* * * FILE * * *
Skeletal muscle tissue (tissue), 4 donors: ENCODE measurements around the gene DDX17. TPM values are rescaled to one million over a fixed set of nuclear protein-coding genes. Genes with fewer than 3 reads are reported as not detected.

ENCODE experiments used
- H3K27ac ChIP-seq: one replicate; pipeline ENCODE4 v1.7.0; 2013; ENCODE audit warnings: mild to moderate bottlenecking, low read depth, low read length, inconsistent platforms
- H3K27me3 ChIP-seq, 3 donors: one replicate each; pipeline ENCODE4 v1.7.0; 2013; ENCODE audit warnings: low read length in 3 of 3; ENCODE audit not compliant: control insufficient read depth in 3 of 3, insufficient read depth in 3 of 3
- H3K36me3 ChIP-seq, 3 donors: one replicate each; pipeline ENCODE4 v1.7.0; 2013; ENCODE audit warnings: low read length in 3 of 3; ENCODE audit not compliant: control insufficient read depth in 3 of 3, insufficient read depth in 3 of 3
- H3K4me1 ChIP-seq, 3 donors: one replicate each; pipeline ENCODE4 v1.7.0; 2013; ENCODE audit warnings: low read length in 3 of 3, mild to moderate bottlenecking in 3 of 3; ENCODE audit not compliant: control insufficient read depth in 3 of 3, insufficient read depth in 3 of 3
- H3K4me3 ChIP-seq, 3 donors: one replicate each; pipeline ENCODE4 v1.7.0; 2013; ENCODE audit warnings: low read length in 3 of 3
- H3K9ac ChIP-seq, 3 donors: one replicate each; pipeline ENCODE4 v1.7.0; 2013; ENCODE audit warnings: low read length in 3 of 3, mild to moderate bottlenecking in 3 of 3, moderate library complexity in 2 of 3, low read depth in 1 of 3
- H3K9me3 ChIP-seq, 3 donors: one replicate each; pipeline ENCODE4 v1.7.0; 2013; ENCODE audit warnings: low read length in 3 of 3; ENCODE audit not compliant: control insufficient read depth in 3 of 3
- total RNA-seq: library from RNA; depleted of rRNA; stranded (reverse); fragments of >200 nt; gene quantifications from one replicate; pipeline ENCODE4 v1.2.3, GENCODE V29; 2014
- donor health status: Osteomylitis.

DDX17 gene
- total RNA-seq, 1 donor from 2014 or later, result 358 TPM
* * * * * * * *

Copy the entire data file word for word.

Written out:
Skeletal muscle tissue (tissue), 4 donors: ENCODE measurements around the gene DDX17. TPM values are rescaled to one million over a fixed set of nuclear protein-coding genes. Genes with fewer than 3 reads are reported as not detected.

ENCODE experiments used
- H3K27ac ChIP-seq: one replicate; pipeline ENCODE4 v1.7.0; 2013; ENCODE audit warnings: mild to moderate bottlenecking, low read depth, low read length, inconsistent platforms
- H3K27me3 ChIP-seq, 3 donors: one replicate each; pipeline ENCODE4 v1.7.0; 2013; ENCODE audit warnings: low read length in 3 of 3; ENCODE audit not compliant: control insufficient read depth in 3 of 3, insufficient read depth in 3 of 3
- H3K36me3 ChIP-seq, 3 donors: one replicate each; pipeline ENCODE4 v1.7.0; 2013; ENCODE audit warnings: low read length in 3 of 3; ENCODE audit not compliant: control insufficient read depth in 3 of 3, insufficient read depth in 3 of 3
- H3K4me1 ChIP-seq, 3 donors: one replicate each; pipeline ENCODE4 v1.7.0; 2013; ENCODE audit warnings: low read length in 3 of 3, mild to moderate bottlenecking in 3 of 3; ENCODE audit not compliant: control insufficient read depth in 3 of 3, insufficient read depth in 3 of 3
- H3K4me3 ChIP-seq, 3 donors: one replicate each; pipeline ENCODE4 v1.7.0; 2013; ENCODE audit warnings: low read length in 3 of 3
- H3K9ac ChIP-seq, 3 donors: one replicate each; pipeline ENCODE4 v1.7.0; 2013; ENCODE audit warnings: low read length in 3 of 3, mild to moderate bottlenecking in 3 of 3, moderate library complexity in 2 of 3, low read depth in 1 of 3
- H3K9me3 ChIP-seq, 3 donors: one replicate each; pipeline ENCODE4 v1.7.0; 2013; ENCODE audit warnings: low read length in 3 of 3; ENCODE audit not compliant: control insufficient read depth in 3 of 3
- total RNA-seq: library from RNA; depleted of rRNA; stranded (reverse); fragments of >200 nt; gene quantifications from one replicate; pipeline ENCODE4 v1.2.3, GENCODE V29; 2014
- donor health status: Osteomylitis.

DDX17 gene
- total RNA-seq, 1 donor from 2014 or later, result 358 TPM